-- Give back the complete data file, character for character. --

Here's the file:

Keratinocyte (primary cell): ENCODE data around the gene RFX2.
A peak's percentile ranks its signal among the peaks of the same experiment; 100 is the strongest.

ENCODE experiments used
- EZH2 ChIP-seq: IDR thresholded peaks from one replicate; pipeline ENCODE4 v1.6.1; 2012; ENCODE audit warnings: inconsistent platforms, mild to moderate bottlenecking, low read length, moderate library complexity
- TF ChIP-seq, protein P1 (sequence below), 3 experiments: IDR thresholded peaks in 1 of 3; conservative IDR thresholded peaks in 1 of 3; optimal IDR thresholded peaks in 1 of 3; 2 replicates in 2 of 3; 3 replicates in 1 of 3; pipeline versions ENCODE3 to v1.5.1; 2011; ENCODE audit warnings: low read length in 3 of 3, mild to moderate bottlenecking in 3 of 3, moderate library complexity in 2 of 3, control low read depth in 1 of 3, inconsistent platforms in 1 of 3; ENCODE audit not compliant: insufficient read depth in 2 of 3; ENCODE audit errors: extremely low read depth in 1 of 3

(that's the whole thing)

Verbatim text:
Keratinocyte (primary cell): ENCODE data around the gene RFX2.
A peak's percentile ranks its signal among the peaks of the same experiment; 100 is the strongest.

ENCODE experiments used
- EZH2 ChIP-seq: IDR thresholded peaks from one replicate; pipeline ENCODE4 v1.6.1; 2012; ENCODE audit warnings: inconsistent platforms, mild to moderate bottlenecking, low read length, moderate library complexity
- TF ChIP-seq, protein P1 (sequence below), 3 experiments: IDR thresholded peaks in 1 of 3; conservative IDR thresholded peaks in 1 of 3; optimal IDR thresholded peaks in 1 of 3; 2 replicates in 2 of 3; 3 replicates in 1 of 3; pipeline versions ENCODE3 to v1.5.1; 2011; ENCODE audit warnings: low read length in 3 of 3, mild to moderate bottlenecking in 3 of 3, moderate library complexity in 2 of 3, control low read depth in 1 of 3, inconsistent platforms in 1 of 3; ENCODE audit not compliant: insufficient read depth in 2 of 3; ENCODE audit errors: extremely low read depth in 1 of 3